PSU, GPU, cooler :use what you got.
HDDs: for system/OS, I would get SSD. For data: HDD, but keep it reasonably low. HDDs last a few years, after that need replacement. A large capacity one is a) more prone to failure and b) maybe not even half way full before it needs replacement. 2 mirrored ones would be better for data keeping.
Case: a mid-tower should be enough, unless you want to go big. More room means easier servicing, also more dead space in your room. I would get something with a side fan for additional cooling.
Good luck! You will get all kinds of advice about this or that brand, people speaking from their experience. YMMV.
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February 4, 2013 4:44:07 PM

Hello Celauron :hello: 

That sucks you had all those problems, we'll try to get you going in the right direction here. A price range would help till then I'll suggest a few parts.

I'll start with a good case since that seems to be your most direct question. I would go with the COOLER MASTER HAF 912 It's a very good case with a good track record, and IMO Coolermaster makes a good product in all aspects. If your looking for something with a window the IN WIN GRone is a nice looking case that's very functional, even has a hot swap bay on top for using other drives for backups. Again a proce range would help but these are just a couple I've been looking at buying myself.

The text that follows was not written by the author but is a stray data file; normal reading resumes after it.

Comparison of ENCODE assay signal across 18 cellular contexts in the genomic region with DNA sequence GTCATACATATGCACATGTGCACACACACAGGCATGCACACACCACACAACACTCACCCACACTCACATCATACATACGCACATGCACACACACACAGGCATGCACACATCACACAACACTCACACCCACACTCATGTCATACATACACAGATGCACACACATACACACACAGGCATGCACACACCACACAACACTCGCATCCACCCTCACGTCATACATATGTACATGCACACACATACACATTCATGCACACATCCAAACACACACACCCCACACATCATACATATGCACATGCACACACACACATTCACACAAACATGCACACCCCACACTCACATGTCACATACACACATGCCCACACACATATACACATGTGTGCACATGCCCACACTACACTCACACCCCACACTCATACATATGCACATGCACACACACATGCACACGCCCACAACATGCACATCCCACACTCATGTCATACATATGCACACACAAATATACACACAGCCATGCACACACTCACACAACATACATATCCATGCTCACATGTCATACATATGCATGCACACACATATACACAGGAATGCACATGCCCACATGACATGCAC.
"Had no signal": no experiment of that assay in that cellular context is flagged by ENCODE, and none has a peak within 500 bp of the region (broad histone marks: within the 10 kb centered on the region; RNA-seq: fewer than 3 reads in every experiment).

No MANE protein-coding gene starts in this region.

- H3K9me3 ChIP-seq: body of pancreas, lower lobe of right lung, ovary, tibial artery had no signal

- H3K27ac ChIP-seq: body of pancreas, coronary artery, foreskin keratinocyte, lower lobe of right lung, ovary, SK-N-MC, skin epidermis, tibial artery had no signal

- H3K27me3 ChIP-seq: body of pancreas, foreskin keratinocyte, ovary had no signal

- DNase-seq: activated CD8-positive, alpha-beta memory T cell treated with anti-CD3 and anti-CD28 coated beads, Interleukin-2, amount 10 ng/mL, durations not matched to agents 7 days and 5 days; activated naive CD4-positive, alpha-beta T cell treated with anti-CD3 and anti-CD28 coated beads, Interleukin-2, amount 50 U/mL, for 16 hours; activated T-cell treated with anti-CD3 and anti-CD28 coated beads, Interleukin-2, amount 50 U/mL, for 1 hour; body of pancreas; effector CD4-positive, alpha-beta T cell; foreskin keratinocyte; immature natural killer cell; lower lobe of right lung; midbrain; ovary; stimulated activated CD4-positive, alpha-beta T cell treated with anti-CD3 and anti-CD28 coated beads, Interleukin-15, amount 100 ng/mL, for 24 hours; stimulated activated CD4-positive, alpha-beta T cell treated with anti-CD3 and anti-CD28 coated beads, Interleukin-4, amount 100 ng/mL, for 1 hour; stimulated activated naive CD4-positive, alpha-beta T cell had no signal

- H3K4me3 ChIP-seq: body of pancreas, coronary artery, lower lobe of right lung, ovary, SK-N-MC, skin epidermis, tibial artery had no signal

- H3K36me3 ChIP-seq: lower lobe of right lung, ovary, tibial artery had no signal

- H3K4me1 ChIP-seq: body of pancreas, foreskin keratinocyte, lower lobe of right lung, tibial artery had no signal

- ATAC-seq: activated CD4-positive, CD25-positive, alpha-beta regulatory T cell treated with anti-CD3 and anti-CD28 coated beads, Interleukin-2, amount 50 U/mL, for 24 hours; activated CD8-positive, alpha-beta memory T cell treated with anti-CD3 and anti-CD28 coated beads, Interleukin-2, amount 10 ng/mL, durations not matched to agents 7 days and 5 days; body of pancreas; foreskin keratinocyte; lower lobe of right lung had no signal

For the MOBO that bothers me that you had problems with a ASUS board. I myself have had a very good experience with the builds I've done with them in the past. Overclocking is extremely easy with the EUFI bios on the ASUS boards of today, so even though you had problems with your lemon of an ASUS board I'm going to suggest another one sadly enough. The ASUS P8Z77-V LK LGA is a great board IMO, when paired with the Intel Core i5-3570K Ivy Bridge its a mean combo. Add an aftermarket cooler like the ZALMAN you got yourself a mean setup for years to come.


For the hard drive you said 4 Tb the Western Digital WD Black is the one I would use for a 4 Tb but I don't agree with putting that much information in one place, I would use 2 2TB drives instead like the TOSHIBA PH3200U cheaper that way too.

For the RAM the G.SKILL Sniper Series 8GB again because of its good track record and decent price.

Burners are a dime a dozen pick your poison there.

As for the SSD, I can't make a good suggestion as I am looking at getting into one myself.

Just my 2 cents do with it what you will.
February 4, 2013 6:04:29 PM

Ironsounds said:
Hello... what's your budget this Time? and Main use?


Budget is about the same, even more if you consider that i don't have to buy new monitor or graphics card... yet.

house70 said:
ASUS makes good mobos, you probably had a bad one, not sure what "dying' ever since means.